Speaking to a capacity audience in Dodds Auditorium, Burns outlined what he views as the three interconnected elements needed for positive change in the Middle East: support for democratic change; economic opportunity; and regional peace and security.
Research News Features
A roughly 3.5-mile high Martian mound that scientists suspect preserves evidence of a massive lake might actually have formed as a result of the Red Planet's famously dusty atmosphere. If correct, the research would have important implications for understanding Mars' past habitability.
Researchers have demonstrated that 3-D printing is an effective strategy for interweaving tissue with electronics.
The U.S. electric utility industry faces a critical juncture as new technology and declining prices allow a more "distributed" system of small-scale generators, renewable energy installations and energy-efficiency strategies, according to a group of high-level energy industry executives and regulators who met at Princeton University recently.
Major Milestone: PPPL completes first quadrant of the heart of the National Spherical Torus Experiment Upgrade
The U.S. Department of Energy's Princeton Plasma Physics Laboratory, which is managed by Princeton University, has completed a major first step in the $94 million upgrade of its experimental fusion reactor, the National Spherical Torus Experiment (NSTX).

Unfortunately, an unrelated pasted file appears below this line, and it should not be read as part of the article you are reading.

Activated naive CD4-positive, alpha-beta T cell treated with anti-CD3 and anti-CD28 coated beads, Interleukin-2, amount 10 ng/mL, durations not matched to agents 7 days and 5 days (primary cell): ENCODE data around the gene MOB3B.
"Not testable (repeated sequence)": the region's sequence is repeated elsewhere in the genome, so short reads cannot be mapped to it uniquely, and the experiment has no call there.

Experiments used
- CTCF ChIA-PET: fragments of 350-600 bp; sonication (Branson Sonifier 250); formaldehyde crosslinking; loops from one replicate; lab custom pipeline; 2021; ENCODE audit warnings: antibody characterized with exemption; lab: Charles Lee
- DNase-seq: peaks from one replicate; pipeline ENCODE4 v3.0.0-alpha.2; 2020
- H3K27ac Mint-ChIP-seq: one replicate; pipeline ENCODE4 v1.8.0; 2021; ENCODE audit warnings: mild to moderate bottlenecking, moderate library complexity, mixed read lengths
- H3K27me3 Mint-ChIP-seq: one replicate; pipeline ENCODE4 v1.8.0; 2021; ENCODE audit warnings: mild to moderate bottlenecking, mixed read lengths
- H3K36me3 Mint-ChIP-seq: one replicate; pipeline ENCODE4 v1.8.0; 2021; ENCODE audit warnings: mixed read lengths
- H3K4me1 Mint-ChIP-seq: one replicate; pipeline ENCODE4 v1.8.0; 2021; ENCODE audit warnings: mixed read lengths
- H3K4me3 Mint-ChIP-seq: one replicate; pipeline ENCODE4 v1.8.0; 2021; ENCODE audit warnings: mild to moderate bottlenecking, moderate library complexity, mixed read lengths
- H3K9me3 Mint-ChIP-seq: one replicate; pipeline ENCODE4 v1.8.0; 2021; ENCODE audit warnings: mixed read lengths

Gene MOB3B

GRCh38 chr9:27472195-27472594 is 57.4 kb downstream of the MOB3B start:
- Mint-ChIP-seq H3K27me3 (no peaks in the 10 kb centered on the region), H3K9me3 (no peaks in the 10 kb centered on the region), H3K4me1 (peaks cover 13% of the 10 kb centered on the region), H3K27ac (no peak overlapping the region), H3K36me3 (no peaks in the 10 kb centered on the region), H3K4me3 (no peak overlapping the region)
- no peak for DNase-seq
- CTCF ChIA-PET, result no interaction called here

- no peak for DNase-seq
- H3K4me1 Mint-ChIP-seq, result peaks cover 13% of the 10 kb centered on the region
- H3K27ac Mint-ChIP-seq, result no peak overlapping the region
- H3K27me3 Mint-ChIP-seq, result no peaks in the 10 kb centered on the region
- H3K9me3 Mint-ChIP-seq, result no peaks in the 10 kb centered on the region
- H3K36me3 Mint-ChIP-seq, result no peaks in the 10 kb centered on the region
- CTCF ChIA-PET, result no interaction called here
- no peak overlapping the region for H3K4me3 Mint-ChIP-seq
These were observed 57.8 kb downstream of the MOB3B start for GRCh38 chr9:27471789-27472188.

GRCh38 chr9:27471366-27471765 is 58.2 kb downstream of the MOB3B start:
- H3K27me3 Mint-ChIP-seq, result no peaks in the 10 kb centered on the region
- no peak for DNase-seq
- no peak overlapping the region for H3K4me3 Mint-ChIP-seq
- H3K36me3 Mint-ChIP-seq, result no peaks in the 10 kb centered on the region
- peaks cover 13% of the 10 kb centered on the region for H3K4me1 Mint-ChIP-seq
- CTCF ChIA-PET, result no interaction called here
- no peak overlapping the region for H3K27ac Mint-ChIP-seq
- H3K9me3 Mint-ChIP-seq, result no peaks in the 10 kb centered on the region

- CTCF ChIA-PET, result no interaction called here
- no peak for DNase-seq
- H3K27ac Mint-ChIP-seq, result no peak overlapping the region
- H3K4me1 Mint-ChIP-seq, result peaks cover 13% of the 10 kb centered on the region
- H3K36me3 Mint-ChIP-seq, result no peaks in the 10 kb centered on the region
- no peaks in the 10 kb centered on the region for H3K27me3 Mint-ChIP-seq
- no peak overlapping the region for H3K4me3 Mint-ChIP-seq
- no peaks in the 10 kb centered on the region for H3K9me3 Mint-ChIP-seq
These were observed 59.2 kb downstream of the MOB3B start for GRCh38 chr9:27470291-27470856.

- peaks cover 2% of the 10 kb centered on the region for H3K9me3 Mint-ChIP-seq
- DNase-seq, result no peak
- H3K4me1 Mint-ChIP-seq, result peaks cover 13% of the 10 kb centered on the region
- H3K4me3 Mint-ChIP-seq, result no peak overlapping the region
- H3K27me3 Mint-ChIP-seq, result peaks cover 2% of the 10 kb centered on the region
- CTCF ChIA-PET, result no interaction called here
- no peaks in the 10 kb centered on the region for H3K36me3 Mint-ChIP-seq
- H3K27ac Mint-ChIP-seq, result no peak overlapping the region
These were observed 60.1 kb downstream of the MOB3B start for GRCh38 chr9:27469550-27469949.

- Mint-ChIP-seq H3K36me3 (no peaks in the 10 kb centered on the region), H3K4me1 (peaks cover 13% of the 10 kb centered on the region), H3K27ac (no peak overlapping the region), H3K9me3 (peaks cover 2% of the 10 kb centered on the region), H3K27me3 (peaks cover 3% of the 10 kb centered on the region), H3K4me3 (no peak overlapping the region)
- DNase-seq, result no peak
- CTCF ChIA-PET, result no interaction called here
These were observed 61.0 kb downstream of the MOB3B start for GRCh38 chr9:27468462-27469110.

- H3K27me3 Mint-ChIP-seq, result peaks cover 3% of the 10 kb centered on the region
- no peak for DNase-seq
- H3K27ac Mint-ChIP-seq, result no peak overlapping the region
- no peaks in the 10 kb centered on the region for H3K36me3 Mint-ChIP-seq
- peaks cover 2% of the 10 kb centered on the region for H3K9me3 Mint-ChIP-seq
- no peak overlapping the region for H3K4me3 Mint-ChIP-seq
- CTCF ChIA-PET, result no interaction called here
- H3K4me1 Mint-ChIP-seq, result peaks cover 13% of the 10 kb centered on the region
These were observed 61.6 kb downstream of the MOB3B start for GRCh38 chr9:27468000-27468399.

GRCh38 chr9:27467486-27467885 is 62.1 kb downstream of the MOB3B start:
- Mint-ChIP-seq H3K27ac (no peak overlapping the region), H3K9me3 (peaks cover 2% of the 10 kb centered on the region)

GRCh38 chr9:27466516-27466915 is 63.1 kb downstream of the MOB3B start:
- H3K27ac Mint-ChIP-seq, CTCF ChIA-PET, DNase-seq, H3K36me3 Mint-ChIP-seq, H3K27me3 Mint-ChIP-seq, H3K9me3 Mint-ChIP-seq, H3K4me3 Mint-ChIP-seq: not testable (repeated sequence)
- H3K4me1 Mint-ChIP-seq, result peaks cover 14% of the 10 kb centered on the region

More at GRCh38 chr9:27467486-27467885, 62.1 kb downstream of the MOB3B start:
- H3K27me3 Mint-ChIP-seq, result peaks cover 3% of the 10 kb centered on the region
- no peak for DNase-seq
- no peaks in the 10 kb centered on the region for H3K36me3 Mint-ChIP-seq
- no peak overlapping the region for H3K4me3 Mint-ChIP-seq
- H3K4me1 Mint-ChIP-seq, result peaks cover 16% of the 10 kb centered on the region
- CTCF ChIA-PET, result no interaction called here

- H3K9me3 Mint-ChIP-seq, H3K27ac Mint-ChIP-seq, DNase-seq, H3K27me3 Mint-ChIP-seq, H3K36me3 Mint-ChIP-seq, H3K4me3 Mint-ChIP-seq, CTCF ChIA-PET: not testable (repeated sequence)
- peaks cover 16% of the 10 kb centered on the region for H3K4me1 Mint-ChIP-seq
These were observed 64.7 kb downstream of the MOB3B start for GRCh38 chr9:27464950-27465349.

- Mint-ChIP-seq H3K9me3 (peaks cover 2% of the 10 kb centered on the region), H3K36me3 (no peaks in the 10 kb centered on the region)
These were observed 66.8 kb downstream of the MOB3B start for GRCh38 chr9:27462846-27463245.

A collaboration of researchers in the physical and biological sciences seeks a better understanding of the physical and chemical forces that shape the emergence and behavior of cancer.
Two Princeton University research projects — a new tool for visualizing drug therapy in the brain and a method for aiding the search for planets outside our solar system — have been selected to receive grants from Princeton's Eric and Wendy Schmidt Transformative Technology Fund.
Carlos Brody, a neuroscientist at Princeton University, explains his research on decision-making.
Some 360 young women from seventh to tenth grade spent the day immersed in science and technology at the Department of Energy's Princeton Plasma Physics Lab's Young Women’s Conference on March 22 at Princeton University.
Princeton University researchers suggest that the brain may actually work from subconscious mental categories it creates based on how it considers people, objects and actions are related.